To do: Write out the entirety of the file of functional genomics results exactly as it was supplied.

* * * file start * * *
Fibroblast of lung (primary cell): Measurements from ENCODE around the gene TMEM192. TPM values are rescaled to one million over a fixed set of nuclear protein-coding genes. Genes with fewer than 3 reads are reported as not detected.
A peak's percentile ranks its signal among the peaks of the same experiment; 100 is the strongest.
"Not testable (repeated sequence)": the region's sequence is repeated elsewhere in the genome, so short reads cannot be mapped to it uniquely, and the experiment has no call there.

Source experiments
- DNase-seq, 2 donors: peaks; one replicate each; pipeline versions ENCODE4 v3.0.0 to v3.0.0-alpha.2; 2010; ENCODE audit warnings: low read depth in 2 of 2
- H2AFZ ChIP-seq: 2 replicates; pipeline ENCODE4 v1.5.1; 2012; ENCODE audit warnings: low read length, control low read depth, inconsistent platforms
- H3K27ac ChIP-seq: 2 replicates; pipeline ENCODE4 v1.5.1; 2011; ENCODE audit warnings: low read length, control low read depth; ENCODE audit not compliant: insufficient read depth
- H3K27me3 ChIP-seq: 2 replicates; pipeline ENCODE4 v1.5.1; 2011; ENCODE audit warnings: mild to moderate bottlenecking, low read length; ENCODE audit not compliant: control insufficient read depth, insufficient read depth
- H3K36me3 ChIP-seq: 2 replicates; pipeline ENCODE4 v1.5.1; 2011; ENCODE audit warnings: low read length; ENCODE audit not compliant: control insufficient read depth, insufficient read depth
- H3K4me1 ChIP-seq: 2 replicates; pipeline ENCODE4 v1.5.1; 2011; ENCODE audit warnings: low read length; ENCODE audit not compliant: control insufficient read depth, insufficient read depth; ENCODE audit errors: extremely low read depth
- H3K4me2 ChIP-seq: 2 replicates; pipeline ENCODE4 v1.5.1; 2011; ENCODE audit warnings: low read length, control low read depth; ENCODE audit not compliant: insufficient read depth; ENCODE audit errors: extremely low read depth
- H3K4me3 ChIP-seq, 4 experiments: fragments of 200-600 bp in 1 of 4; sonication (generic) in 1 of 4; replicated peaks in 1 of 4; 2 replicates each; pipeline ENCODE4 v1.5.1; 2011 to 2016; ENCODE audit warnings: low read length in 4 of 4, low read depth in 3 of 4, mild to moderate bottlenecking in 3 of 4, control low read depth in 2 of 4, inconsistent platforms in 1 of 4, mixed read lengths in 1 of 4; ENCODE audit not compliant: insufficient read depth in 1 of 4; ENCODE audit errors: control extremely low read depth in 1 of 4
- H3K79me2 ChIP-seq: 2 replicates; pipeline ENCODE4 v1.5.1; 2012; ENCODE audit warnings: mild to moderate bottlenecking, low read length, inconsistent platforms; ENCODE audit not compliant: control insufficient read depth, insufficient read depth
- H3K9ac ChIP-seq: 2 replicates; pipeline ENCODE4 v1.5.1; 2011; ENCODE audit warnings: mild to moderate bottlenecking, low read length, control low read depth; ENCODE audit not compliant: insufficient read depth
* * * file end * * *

Fibroblast of lung (primary cell): Measurements from ENCODE around the gene TMEM192. TPM values are rescaled to one million over a fixed set of nuclear protein-coding genes. Genes with fewer than 3 reads are reported as not detected.
A peak's percentile ranks its signal among the peaks of the same experiment; 100 is the strongest.
"Not testable (repeated sequence)": the region's sequence is repeated elsewhere in the genome, so short reads cannot be mapped to it uniquely, and the experiment has no call there.

Source experiments
- DNase-seq, 2 donors: peaks; one replicate each; pipeline versions ENCODE4 v3.0.0 to v3.0.0-alpha.2; 2010; ENCODE audit warnings: low read depth in 2 of 2
- H2AFZ ChIP-seq: 2 replicates; pipeline ENCODE4 v1.5.1; 2012; ENCODE audit warnings: low read length, control low read depth, inconsistent platforms
- H3K27ac ChIP-seq: 2 replicates; pipeline ENCODE4 v1.5.1; 2011; ENCODE audit warnings: low read length, control low read depth; ENCODE audit not compliant: insufficient read depth
- H3K27me3 ChIP-seq: 2 replicates; pipeline ENCODE4 v1.5.1; 2011; ENCODE audit warnings: mild to moderate bottlenecking, low read length; ENCODE audit not compliant: control insufficient read depth, insufficient read depth
- H3K36me3 ChIP-seq: 2 replicates; pipeline ENCODE4 v1.5.1; 2011; ENCODE audit warnings: low read length; ENCODE audit not compliant: control insufficient read depth, insufficient read depth
- H3K4me1 ChIP-seq: 2 replicates; pipeline ENCODE4 v1.5.1; 2011; ENCODE audit warnings: low read length; ENCODE audit not compliant: control insufficient read depth, insufficient read depth; ENCODE audit errors: extremely low read depth
- H3K4me2 ChIP-seq: 2 replicates; pipeline ENCODE4 v1.5.1; 2011; ENCODE audit warnings: low read length, control low read depth; ENCODE audit not compliant: insufficient read depth; ENCODE audit errors: extremely low read depth
- H3K4me3 ChIP-seq, 4 experiments: fragments of 200-600 bp in 1 of 4; sonication (generic) in 1 of 4; replicated peaks in 1 of 4; 2 replicates each; pipeline ENCODE4 v1.5.1; 2011 to 2016; ENCODE audit warnings: low read length in 4 of 4, low read depth in 3 of 4, mild to moderate bottlenecking in 3 of 4, control low read depth in 2 of 4, inconsistent platforms in 1 of 4, mixed read lengths in 1 of 4; ENCODE audit not compliant: insufficient read depth in 1 of 4; ENCODE audit errors: control extremely low read depth in 1 of 4
- H3K79me2 ChIP-seq: 2 replicates; pipeline ENCODE4 v1.5.1; 2012; ENCODE audit warnings: mild to moderate bottlenecking, low read length, inconsistent platforms; ENCODE audit not compliant: control insufficient read depth, insufficient read depth
- H3K9ac ChIP-seq: 2 replicates; pipeline ENCODE4 v1.5.1; 2011; ENCODE audit warnings: mild to moderate bottlenecking, low read length, control low read depth; ENCODE audit not compliant: insufficient read depth